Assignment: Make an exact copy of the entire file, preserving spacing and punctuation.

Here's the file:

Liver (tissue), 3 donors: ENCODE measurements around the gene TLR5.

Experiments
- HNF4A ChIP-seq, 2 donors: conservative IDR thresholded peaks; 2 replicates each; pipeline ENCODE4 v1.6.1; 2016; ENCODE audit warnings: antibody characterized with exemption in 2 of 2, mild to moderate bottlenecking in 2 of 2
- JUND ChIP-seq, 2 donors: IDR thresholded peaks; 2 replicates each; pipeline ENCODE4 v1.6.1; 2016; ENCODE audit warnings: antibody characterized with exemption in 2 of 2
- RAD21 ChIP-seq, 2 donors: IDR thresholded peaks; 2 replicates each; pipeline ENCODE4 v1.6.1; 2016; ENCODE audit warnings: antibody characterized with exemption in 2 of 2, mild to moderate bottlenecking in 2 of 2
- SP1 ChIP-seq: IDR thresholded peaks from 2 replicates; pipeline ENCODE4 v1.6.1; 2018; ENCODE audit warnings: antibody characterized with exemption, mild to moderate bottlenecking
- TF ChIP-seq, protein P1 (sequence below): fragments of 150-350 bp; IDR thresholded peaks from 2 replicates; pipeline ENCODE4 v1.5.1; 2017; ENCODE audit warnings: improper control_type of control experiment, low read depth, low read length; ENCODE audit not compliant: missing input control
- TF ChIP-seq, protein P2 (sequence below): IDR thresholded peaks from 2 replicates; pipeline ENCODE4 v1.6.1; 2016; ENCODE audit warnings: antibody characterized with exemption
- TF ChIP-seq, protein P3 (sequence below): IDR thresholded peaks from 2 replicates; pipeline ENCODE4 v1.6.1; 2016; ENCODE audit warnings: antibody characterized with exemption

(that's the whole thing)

Liver (tissue), 3 donors: ENCODE measurements around the gene TLR5.

Experiments
- HNF4A ChIP-seq, 2 donors: conservative IDR thresholded peaks; 2 replicates each; pipeline ENCODE4 v1.6.1; 2016; ENCODE audit warnings: antibody characterized with exemption in 2 of 2, mild to moderate bottlenecking in 2 of 2
- JUND ChIP-seq, 2 donors: IDR thresholded peaks; 2 replicates each; pipeline ENCODE4 v1.6.1; 2016; ENCODE audit warnings: antibody characterized with exemption in 2 of 2
- RAD21 ChIP-seq, 2 donors: IDR thresholded peaks; 2 replicates each; pipeline ENCODE4 v1.6.1; 2016; ENCODE audit warnings: antibody characterized with exemption in 2 of 2, mild to moderate bottlenecking in 2 of 2
- SP1 ChIP-seq: IDR thresholded peaks from 2 replicates; pipeline ENCODE4 v1.6.1; 2018; ENCODE audit warnings: antibody characterized with exemption, mild to moderate bottlenecking
- TF ChIP-seq, protein P1 (sequence below): fragments of 150-350 bp; IDR thresholded peaks from 2 replicates; pipeline ENCODE4 v1.5.1; 2017; ENCODE audit warnings: improper control_type of control experiment, low read depth, low read length; ENCODE audit not compliant: missing input control
- TF ChIP-seq, protein P2 (sequence below): IDR thresholded peaks from 2 replicates; pipeline ENCODE4 v1.6.1; 2016; ENCODE audit warnings: antibody characterized with exemption
- TF ChIP-seq, protein P3 (sequence below): IDR thresholded peaks from 2 replicates; pipeline ENCODE4 v1.6.1; 2016; ENCODE audit warnings: antibody characterized with exemption